Patient advocacy is an essential aspect of healthcare.

Ensuring adequate quality of care across settings, advocacy centres around wellbeing, rights, and access to treatment. Through community incentives and in the protection of vulnerable patients, NHS patient advocates consist of organisations, small groups, or individuals.

Advocacy is essential for those who find it difficult or are physically unable to speak up for their own health. If you’re looking after a poorly loved one or your own health is deteriorating, it’s important to know about it.

Defining patient advocacy in practicality

The fundamental goal of patient advocacy is for individuals to play a part in shaping their healthcare experience. From understanding each diagnosis to exploring different treatment options, including their associated benefits and drawbacks, advocates work to ensure that patients understand the nature of the care offered to them.

Crucially, it revolves around effective communication between patients, their families, and medical professionals. Shared decision-making paves the way for a patient-first approach to healthcare. If you’re a nurse or private care provider, it’s vital to know how to advocate for your patients.

Why is self-advocacy so important?

When patients are empowered to advocate for their own health, wider patient outcomes improve.

Doctors play an important role in deciding the most appropriate care and drug administration on a case-by-case basis. However, that short appointment is often the only window of time a patient spends getting to grips with their condition.

When individuals feel dissatisfied with their treatment, the health service risks negative feedback and formal enquiries. In some cases, patients might make a medical negligence claim against a healthcare provider after failing to receive appropriate or correct treatment. Advocacy, and knowing that every voice matters, is the first step towards seeking compensation when things go wrong.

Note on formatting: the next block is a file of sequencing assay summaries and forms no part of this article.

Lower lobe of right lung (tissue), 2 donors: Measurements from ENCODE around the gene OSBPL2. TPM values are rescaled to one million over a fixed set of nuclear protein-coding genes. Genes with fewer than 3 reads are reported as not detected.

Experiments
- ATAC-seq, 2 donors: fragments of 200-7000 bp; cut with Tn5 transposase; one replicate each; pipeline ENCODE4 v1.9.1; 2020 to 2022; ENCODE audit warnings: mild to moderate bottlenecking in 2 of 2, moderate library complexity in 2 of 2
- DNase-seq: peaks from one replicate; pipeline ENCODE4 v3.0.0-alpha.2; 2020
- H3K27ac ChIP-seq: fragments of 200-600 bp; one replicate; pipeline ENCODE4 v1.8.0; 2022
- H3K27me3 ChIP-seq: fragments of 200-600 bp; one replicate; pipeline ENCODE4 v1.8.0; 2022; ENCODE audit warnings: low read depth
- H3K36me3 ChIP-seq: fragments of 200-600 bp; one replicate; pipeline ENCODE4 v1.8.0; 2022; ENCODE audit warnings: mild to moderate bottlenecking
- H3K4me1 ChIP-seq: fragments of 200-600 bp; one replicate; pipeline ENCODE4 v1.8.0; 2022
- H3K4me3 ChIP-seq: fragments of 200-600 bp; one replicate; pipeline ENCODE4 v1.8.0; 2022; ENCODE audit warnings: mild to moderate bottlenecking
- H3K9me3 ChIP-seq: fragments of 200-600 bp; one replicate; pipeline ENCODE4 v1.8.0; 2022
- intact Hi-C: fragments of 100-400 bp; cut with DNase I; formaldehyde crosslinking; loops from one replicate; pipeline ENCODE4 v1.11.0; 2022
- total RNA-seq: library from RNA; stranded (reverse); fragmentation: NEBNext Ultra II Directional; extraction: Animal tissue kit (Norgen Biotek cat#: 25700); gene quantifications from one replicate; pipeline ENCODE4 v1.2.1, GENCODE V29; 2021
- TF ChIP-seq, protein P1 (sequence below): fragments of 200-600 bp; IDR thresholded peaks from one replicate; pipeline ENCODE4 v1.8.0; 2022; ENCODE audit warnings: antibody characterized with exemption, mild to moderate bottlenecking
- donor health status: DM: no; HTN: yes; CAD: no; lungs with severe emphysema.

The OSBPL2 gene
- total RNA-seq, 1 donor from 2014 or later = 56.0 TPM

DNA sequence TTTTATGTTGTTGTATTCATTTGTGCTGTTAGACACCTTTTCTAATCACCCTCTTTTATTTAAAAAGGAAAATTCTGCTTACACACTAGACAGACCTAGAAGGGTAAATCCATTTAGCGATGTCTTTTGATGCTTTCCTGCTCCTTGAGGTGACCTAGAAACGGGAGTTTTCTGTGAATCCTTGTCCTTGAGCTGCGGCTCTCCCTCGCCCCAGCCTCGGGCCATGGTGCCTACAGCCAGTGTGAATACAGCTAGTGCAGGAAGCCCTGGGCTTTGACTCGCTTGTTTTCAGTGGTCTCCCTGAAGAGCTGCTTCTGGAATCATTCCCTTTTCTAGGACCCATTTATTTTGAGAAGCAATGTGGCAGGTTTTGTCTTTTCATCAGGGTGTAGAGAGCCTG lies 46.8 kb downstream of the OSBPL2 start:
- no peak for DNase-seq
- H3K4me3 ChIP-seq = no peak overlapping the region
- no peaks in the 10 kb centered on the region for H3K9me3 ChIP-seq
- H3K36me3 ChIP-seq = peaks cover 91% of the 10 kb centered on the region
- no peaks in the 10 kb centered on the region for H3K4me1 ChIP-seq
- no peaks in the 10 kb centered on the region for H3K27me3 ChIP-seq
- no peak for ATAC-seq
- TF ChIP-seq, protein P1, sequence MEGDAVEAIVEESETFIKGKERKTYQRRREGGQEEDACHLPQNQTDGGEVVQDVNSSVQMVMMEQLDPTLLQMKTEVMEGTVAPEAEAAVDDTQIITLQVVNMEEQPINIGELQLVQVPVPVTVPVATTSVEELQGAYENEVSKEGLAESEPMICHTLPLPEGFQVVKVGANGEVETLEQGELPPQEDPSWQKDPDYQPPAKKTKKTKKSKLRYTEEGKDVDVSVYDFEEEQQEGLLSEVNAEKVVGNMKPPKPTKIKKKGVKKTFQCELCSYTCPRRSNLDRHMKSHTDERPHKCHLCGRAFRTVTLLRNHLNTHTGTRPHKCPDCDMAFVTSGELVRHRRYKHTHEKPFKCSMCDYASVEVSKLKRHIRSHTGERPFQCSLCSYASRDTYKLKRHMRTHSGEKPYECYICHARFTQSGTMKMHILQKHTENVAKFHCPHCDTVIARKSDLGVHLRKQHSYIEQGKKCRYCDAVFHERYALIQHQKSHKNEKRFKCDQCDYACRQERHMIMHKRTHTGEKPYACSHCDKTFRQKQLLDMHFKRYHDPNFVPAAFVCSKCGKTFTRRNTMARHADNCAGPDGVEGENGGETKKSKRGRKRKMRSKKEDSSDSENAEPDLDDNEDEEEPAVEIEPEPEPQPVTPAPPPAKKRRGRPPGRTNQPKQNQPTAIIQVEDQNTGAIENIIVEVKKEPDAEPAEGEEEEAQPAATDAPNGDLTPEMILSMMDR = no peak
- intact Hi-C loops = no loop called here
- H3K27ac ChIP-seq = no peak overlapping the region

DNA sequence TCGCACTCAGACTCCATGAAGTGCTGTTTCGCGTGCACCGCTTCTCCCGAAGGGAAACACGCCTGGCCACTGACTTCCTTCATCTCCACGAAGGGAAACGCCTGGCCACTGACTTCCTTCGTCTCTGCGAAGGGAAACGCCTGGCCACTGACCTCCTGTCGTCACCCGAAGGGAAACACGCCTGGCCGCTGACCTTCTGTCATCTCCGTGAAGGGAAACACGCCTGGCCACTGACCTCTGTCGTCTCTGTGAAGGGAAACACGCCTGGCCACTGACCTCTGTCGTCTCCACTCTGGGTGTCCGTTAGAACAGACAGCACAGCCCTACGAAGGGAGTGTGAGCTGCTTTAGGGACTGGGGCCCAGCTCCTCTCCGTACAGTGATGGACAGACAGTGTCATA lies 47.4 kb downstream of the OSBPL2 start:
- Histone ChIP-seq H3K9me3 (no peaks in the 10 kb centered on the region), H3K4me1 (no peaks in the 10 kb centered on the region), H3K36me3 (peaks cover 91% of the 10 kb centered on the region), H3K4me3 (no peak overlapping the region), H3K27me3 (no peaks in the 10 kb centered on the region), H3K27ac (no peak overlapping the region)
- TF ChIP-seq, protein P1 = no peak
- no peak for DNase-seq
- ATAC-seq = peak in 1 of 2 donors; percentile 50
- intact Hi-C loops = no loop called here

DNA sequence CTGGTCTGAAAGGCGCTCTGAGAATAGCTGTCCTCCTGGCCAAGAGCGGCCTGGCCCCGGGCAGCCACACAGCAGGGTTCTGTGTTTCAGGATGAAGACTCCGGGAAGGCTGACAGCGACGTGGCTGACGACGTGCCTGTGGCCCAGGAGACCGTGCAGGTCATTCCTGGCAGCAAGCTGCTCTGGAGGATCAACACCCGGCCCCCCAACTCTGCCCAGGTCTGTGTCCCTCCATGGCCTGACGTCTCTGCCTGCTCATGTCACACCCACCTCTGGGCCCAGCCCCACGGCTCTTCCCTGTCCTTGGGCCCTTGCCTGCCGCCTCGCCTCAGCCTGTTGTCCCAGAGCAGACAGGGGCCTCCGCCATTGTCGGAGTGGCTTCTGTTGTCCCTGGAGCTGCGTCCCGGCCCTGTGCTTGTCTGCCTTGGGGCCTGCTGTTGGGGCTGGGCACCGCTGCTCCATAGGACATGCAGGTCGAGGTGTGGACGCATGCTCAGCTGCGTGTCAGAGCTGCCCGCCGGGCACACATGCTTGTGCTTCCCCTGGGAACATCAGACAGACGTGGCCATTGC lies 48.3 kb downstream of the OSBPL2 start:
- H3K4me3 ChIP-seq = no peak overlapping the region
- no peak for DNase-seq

How is patient advocacy changing?

  • Patient-engagement roles

Many patients need ongoing support after using healthcare services. As junior doctors and student nurses bring new perspectives to the sector, systematic and progressive changes are becoming evident in hospitals. Increasingly, notions for increased patient involvement – and staff to lead them – are brought forward by trade organisations.

  • New modes of working with patients

Self-advocacy means that more people can assert their needs, ask questions, and actively participate in decision-making while receiving treatment. Active patient engagement is essential in the current landscape, which helps care providers to evaluate the effectiveness of their service. Digitised services, remote appointments and new roles transform advocacy.

  • Rise of patient-driven data       

In some cases, patient advocacy stems from frustration or delays. If a patient feels misunderstood, ignored, or helpless in relation to their health, it can stem from complaints. Everyone has the right to give feedback to the NHS, and this in turn provides valuable statistical data.


For individual patients, advocacy starts at home. However, when one voice turns into several, it’s possible for outcomes to improve on a local, regional or even national scale. With more patients getting involved in activism than ever before, the advocacy landscape has transformed.

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